If World War 3 is going to take place, it will be in the African continent between Nigeria and Ghana. The world has nothing to fear, though, because it’s going to be a bloodless battle, and it’s going to be over who reigns supreme in the ownership of the best made Jollof rice. As Senegalese chef Pierre Thiam, who owns Teranga restaurant in New York City, puts it, “I wish all wars were fought like the Jollof war. No killings! No blood.
“I also believe that there will never be a winner. Everyone thinks that their mother makes the best. I enjoy both the Nigerian and the Ghanaian and even the Sierra Leonean Jollof dishes, but in my humble opinion, nothing compares to the original one: Senegal Jollof.”
But no Nigerian or Ghanaian will admit that the Senegalese own is the best. After all, each side strongly believes there is only one winner in the battle of who makes the best Jollof, and neither side will admit to being number 2.
This battle is being reignited in the original Showmax series titled ‘Ghana Jollof’. However, it should not be mistaken for a literal food battle; rather a concoction of relatable stories spiced around the lives of some Nigerians and Ghanaians crisscrossing from Lagos to Accra.
The first mention of Jollof in the series was towards the end of episode 1 when two Nigerians, Jasper and Romanus, agreed to go to Ghana and “jollof”. Although this can best be interpreted as meaning going to Ghana to go and have fun, not many Nigerian viewers will agree that for understandable reasons.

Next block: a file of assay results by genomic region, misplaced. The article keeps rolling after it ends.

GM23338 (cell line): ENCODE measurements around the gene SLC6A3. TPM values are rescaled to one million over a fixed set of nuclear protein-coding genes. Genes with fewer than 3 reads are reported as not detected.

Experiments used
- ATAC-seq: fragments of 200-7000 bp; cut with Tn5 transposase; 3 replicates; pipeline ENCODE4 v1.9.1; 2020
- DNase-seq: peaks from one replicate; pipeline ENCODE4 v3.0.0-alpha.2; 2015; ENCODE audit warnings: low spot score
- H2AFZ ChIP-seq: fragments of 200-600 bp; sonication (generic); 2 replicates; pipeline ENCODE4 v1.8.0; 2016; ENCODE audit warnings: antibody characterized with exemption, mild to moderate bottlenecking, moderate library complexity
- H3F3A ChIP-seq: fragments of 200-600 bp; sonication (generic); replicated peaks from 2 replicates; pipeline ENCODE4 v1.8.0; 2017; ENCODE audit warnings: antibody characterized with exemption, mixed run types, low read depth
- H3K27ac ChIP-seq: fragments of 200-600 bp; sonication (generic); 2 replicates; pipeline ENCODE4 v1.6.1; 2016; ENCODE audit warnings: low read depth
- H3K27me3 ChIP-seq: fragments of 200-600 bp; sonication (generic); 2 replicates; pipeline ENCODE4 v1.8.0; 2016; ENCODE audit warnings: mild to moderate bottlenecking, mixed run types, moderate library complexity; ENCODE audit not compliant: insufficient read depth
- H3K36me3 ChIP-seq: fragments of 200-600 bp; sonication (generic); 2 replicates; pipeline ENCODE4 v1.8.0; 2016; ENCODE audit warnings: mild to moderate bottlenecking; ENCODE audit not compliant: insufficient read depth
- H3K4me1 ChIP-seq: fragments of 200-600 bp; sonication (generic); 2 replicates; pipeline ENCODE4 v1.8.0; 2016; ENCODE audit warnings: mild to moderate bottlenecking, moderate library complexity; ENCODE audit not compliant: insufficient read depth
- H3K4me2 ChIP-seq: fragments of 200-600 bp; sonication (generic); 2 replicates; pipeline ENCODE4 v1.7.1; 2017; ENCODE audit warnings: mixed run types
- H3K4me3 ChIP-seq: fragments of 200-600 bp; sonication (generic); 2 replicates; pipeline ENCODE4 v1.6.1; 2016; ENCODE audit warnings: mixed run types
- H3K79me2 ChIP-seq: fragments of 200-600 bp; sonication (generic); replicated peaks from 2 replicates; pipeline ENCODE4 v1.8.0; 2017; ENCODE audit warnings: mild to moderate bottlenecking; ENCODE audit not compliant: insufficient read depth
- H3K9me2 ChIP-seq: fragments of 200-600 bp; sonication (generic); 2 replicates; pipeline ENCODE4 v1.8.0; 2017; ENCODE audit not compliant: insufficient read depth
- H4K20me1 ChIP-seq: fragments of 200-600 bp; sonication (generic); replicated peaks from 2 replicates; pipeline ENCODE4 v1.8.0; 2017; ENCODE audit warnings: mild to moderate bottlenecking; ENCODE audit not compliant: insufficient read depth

If we are being symbolic, perhaps there is not much difference between Ghana and Nigerian Jollof based on the similarities between the two places and how they behave but again, neither of the two will agree as this will indicate the battle has ended in a draw.
In Ghana Jollof, however, there is a lot of intertwining between the Nigerian society and its Ghanaian counterpart in how people move from Accra to Lagos and vice versa. They are even able to seamlessly fit into the culture as though they have always lived there.
Despite this connection, either side will still always lay claim to supremacy. Like when Ghanaian Kweku tells his Nigerian friends, Jasper and Romanus, to be careful of how they drive on the street of Accra and not drive as though they are in Lagos.
They counter him saying anyone who knows how to drive in Lagos can go anywhere in the world. Similarly, when Effia meets Romanus for the second time after their first meeting in a nightclub, she recognises his Nigerianness due to his smooth talking. He responds by saying they represent anywhere they are.
The Nigerians however are open to trying Ghanaian food, especially the Ghana Jollof. Then there is also Effia introducing Romanus to varieties of Ghanaian food, making sure to point out that they have their own, which is different from the Nigerian own.
In all, Ghana Jollof has reignited the supremacy battle between Nigeria and Ghana over who makes the best Jollof rice and through humour and drama, the show offers a tantalising series worth all the hype. For more information, visit www.showmax.com or download the app on your android or iOS device.